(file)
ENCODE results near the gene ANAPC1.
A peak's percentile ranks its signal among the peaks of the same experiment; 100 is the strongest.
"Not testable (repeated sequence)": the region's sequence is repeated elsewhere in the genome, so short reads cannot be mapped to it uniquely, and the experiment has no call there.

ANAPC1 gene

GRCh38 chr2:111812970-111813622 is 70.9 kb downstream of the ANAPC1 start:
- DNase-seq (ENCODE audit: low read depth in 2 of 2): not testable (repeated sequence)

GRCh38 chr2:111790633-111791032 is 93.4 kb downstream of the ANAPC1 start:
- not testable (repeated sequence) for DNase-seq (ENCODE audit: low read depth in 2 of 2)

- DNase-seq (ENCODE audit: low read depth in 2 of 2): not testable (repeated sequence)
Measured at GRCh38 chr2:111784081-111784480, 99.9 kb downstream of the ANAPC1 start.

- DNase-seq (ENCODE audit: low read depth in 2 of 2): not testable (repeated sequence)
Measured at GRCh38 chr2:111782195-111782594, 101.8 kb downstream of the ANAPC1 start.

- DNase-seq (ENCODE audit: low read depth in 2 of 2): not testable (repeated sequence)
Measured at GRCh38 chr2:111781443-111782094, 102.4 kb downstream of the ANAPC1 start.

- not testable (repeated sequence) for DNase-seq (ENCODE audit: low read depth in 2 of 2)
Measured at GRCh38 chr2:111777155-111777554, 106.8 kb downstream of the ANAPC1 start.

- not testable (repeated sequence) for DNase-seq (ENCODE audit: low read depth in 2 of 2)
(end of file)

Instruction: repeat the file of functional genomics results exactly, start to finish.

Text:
ENCODE results near the gene ANAPC1.
A peak's percentile ranks its signal among the peaks of the same experiment; 100 is the strongest.
"Not testable (repeated sequence)": the region's sequence is repeated elsewhere in the genome, so short reads cannot be mapped to it uniquely, and the experiment has no call there.

ANAPC1 gene

GRCh38 chr2:111812970-111813622 is 70.9 kb downstream of the ANAPC1 start:
- DNase-seq (ENCODE audit: low read depth in 2 of 2): not testable (repeated sequence)

GRCh38 chr2:111790633-111791032 is 93.4 kb downstream of the ANAPC1 start:
- not testable (repeated sequence) for DNase-seq (ENCODE audit: low read depth in 2 of 2)

- DNase-seq (ENCODE audit: low read depth in 2 of 2): not testable (repeated sequence)
Measured at GRCh38 chr2:111784081-111784480, 99.9 kb downstream of the ANAPC1 start.

- DNase-seq (ENCODE audit: low read depth in 2 of 2): not testable (repeated sequence)
Measured at GRCh38 chr2:111782195-111782594, 101.8 kb downstream of the ANAPC1 start.

- DNase-seq (ENCODE audit: low read depth in 2 of 2): not testable (repeated sequence)
Measured at GRCh38 chr2:111781443-111782094, 102.4 kb downstream of the ANAPC1 start.

- not testable (repeated sequence) for DNase-seq (ENCODE audit: low read depth in 2 of 2)
Measured at GRCh38 chr2:111777155-111777554, 106.8 kb downstream of the ANAPC1 start.

- not testable (repeated sequence) for DNase-seq (ENCODE audit: low read depth in 2 of 2)